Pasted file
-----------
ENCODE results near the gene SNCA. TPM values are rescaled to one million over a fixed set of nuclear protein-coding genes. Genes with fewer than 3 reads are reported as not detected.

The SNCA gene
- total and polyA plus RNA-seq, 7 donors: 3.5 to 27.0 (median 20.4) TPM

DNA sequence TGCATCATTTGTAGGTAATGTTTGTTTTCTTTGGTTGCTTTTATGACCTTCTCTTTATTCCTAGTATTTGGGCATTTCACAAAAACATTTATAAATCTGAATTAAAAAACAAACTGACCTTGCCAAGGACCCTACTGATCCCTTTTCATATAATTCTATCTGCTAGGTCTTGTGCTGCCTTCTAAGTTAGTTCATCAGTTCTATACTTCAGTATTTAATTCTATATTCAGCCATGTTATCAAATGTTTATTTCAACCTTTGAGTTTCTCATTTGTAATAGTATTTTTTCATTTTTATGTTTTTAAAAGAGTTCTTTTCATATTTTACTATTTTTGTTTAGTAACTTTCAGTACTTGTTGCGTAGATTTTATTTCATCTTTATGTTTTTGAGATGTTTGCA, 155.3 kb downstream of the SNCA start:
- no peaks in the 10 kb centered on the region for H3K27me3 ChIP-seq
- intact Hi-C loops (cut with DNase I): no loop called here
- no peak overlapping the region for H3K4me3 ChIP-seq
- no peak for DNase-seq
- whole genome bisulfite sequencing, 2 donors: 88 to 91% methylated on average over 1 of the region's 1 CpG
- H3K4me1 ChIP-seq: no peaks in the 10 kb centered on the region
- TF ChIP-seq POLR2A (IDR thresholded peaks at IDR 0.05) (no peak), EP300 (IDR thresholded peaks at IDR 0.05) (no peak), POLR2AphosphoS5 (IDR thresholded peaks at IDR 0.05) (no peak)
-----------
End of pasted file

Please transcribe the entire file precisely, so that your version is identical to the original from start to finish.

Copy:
ENCODE results near the gene SNCA. TPM values are rescaled to one million over a fixed set of nuclear protein-coding genes. Genes with fewer than 3 reads are reported as not detected.

The SNCA gene
- total and polyA plus RNA-seq, 7 donors: 3.5 to 27.0 (median 20.4) TPM

DNA sequence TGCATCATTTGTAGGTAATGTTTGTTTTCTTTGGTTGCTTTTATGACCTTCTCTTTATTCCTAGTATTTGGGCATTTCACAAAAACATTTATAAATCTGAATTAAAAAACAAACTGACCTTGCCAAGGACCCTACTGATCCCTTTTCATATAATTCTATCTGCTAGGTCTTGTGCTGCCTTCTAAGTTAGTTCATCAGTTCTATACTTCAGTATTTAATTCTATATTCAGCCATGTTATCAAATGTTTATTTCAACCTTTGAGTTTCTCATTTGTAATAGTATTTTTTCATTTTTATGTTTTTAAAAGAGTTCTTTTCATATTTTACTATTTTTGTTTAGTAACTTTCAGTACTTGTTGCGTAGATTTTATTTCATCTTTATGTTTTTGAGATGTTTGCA, 155.3 kb downstream of the SNCA start:
- no peaks in the 10 kb centered on the region for H3K27me3 ChIP-seq
- intact Hi-C loops (cut with DNase I): no loop called here
- no peak overlapping the region for H3K4me3 ChIP-seq
- no peak for DNase-seq
- whole genome bisulfite sequencing, 2 donors: 88 to 91% methylated on average over 1 of the region's 1 CpG
- H3K4me1 ChIP-seq: no peaks in the 10 kb centered on the region
- TF ChIP-seq POLR2A (IDR thresholded peaks at IDR 0.05) (no peak), EP300 (IDR thresholded peaks at IDR 0.05) (no peak), POLR2AphosphoS5 (IDR thresholded peaks at IDR 0.05) (no peak)